North Carolina has voted down the first attempt to compensate the victims of its eugenics program, one of 32 such programs that sterilized tens of thousands without their knowledge or consent across the US from the 1930s to the 1970s.
Opponents cited budgetary restraints and concerns of setting an unfair precedent for other groups that claim to have been victimized as the main reasons for their vote, according to the Associated Press.
North Carolina senator Austin Allran says "The state has no money anyway and the teachers would like to have a pay raise, and state employees would like to have a pay raise and you're dealing with a $250 million shortfall in Medicaid.”
North Carolina would have been the first state to grant restitution to the victims of its program, as Governor Bev Purdue sought to include $10 million (roughly $50,000 per victim) in the 2012 state budget for the survivors.
Several North Carolina lawmakers were dismayed, saying they were “ashamed” to be part of the general assembly. Republican Thom Tillis, speaker of the North Carolina House, called the decision “a personal failure”, and pledged to continue his support of the measure. Tillis has advocated heavily for the plan throughout his term.
However, the defeat weighs heaviest on the surviving victims. One of the most vocal, Elaine Riddick, was raped as a young girl, deemed “promiscuous”, and sterilized without her consent immediately after giving birth. She was 14.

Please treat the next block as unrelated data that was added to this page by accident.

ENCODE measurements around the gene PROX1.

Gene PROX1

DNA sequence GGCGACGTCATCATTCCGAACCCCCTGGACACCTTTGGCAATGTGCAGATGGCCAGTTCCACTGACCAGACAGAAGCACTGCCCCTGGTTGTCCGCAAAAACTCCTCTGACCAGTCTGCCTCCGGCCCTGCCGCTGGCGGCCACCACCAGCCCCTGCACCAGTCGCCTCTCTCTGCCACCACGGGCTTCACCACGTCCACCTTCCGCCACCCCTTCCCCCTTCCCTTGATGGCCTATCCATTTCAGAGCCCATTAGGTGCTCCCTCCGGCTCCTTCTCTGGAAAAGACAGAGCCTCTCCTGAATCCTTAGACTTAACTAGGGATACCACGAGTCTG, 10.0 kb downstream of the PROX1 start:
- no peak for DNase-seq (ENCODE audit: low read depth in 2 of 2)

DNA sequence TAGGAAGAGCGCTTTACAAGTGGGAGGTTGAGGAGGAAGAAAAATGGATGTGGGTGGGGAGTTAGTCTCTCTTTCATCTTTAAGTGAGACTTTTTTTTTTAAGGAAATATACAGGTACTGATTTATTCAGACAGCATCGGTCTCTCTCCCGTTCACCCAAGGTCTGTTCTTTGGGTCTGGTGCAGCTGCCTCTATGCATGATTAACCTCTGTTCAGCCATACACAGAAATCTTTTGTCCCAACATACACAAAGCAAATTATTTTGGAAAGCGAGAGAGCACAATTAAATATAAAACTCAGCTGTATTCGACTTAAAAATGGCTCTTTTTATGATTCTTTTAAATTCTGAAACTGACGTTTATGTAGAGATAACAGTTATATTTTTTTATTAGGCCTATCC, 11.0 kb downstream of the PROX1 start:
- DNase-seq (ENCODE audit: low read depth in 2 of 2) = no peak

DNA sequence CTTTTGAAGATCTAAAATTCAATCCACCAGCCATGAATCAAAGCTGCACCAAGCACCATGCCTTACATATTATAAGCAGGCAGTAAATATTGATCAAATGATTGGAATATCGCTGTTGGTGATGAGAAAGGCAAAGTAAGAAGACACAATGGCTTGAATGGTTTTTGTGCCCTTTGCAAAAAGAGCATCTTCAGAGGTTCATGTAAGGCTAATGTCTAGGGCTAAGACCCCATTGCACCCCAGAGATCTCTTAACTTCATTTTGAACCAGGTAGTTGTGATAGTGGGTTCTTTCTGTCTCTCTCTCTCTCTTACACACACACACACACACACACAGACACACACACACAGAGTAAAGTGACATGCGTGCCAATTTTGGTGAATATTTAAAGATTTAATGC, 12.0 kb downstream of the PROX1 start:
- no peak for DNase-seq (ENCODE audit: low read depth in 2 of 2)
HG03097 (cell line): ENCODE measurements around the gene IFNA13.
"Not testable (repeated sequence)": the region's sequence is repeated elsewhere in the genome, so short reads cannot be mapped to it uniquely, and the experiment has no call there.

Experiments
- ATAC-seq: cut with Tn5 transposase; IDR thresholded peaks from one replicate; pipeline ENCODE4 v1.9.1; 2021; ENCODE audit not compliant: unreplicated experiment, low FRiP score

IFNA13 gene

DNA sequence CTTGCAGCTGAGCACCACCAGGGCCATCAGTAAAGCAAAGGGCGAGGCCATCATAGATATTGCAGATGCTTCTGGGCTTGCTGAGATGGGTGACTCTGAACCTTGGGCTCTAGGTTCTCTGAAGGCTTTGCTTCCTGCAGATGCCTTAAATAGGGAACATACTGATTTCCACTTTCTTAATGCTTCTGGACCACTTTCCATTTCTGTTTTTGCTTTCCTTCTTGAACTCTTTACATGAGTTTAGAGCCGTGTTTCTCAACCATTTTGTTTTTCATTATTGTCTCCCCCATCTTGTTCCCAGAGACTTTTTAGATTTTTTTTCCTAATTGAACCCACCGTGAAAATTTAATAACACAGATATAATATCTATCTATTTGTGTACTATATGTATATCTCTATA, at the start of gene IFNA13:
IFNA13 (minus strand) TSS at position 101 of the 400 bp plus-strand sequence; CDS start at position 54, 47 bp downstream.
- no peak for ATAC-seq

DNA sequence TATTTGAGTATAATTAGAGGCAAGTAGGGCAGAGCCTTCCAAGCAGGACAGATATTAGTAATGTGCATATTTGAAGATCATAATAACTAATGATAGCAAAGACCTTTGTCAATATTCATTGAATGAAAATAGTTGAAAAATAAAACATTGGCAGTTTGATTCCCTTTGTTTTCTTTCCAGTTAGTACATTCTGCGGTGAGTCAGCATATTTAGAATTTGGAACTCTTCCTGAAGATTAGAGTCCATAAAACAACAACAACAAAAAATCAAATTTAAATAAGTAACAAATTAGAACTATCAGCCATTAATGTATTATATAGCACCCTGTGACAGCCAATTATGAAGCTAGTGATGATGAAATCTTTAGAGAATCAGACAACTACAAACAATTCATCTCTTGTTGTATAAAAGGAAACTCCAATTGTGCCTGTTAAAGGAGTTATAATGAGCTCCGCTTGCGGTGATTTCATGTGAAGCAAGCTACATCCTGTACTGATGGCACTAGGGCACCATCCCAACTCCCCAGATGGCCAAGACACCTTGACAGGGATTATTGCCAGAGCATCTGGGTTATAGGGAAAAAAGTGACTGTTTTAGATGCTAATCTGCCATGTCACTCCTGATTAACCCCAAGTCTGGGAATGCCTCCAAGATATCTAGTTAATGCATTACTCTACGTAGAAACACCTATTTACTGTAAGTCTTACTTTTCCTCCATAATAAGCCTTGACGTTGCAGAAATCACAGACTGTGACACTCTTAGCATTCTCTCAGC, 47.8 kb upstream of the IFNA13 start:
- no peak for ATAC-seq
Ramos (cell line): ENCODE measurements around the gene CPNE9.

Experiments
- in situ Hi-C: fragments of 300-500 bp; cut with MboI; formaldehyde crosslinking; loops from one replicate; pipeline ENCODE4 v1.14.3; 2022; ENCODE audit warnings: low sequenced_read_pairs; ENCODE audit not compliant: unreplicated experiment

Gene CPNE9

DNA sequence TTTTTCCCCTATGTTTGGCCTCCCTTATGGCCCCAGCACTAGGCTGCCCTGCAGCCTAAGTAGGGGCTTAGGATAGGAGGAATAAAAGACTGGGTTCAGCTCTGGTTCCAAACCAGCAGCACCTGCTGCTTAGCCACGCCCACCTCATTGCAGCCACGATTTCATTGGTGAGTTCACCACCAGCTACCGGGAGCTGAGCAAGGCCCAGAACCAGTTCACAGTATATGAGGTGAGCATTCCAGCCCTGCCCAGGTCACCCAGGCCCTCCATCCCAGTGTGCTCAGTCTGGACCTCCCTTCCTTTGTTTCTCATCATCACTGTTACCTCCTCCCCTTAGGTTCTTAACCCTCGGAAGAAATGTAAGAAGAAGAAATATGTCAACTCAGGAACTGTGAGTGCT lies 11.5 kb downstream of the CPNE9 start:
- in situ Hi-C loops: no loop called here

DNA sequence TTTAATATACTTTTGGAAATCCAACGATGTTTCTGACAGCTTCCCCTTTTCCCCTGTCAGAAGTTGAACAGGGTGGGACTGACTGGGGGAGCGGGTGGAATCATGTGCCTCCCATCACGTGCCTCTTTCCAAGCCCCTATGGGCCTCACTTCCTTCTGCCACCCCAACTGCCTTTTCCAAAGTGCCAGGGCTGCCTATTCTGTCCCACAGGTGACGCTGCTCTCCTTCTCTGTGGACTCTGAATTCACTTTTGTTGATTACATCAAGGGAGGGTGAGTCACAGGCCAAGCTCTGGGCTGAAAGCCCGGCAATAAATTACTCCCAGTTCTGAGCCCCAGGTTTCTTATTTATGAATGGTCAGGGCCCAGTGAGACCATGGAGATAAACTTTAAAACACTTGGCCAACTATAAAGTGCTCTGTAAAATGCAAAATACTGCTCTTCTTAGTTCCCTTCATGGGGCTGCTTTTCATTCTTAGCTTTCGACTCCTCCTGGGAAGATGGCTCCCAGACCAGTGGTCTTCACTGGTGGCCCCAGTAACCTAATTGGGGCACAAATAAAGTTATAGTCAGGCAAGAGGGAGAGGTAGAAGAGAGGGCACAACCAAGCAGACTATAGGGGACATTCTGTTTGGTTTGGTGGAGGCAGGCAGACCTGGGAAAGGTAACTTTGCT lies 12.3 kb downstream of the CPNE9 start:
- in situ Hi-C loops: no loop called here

"I have given North Carolina a chance to justify what they had wronged," she said. "I gave them up until the last moment, but now I have no other choice. These people here don't care about these victims. … I will die before I let them get away with this."
Riddick is now planning legal action on behalf of all the victims, both living and deceased.
“I have to carry these scars with me. I have to live with this for the rest of my life.”
Much attention has been paid in recent months to America’s silent eugenics program. Originally conceived in the 1920s, eugenics was viewed by many as a way to alleviate economic pressure on welfare programs across the US by giving the state the right to remove individuals deemed unfit for reproduction from the gene pool. Of those labeled “feeble-minded” or “promiscuous” or victims of rape, tens of thousands were subjected to sterilization under the cold blade of the US government’s knife, often without consent or knowledge that the state had decided to deprive them of their ability to have children.
As reports of similar programs across 32 states have come to light over the past years, North Carolina’s program has the distinction of being the most aggressive and prolonged. Operating from 1933 to 1977, the Eugenics Board of North Carolina quietly sterilized an estimated 7,600 people, targeting minorities and poor young women due to their low income and education.